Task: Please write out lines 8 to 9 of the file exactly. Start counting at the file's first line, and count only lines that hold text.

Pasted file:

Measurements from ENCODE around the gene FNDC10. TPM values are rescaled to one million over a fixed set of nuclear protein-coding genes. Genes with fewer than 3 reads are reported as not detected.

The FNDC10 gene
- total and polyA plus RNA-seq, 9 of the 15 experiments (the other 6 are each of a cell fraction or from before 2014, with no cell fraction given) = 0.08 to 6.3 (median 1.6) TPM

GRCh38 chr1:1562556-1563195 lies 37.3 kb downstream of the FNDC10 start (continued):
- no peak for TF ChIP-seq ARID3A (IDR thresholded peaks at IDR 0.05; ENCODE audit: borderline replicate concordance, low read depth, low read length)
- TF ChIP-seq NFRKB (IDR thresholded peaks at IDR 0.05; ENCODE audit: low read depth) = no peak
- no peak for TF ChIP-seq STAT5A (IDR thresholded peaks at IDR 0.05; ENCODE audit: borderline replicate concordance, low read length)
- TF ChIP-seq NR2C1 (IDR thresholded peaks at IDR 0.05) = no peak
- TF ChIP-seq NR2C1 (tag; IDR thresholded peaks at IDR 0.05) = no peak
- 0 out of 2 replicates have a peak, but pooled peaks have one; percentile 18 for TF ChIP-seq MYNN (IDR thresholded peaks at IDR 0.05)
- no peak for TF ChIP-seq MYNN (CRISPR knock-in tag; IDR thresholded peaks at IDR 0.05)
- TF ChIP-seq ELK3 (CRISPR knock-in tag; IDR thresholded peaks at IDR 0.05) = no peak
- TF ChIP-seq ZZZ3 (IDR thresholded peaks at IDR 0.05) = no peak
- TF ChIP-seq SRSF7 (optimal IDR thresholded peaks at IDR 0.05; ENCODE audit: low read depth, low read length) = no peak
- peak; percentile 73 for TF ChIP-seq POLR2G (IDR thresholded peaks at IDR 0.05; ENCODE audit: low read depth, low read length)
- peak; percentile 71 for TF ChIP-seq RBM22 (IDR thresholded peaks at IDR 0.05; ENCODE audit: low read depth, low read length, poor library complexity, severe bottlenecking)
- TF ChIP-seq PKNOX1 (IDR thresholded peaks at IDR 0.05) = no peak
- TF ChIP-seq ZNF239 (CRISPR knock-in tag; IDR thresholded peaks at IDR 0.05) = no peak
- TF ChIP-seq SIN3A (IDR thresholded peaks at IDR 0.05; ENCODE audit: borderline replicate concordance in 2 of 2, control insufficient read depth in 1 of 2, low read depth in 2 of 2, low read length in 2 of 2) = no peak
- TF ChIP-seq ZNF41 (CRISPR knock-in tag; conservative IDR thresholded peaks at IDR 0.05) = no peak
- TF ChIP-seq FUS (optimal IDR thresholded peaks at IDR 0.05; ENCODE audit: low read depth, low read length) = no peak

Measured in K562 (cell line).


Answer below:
- TF ChIP-seq NR2C1 (IDR thresholded peaks at IDR 0.05) = no peak
- TF ChIP-seq NR2C1 (tag; IDR thresholded peaks at IDR 0.05) = no peak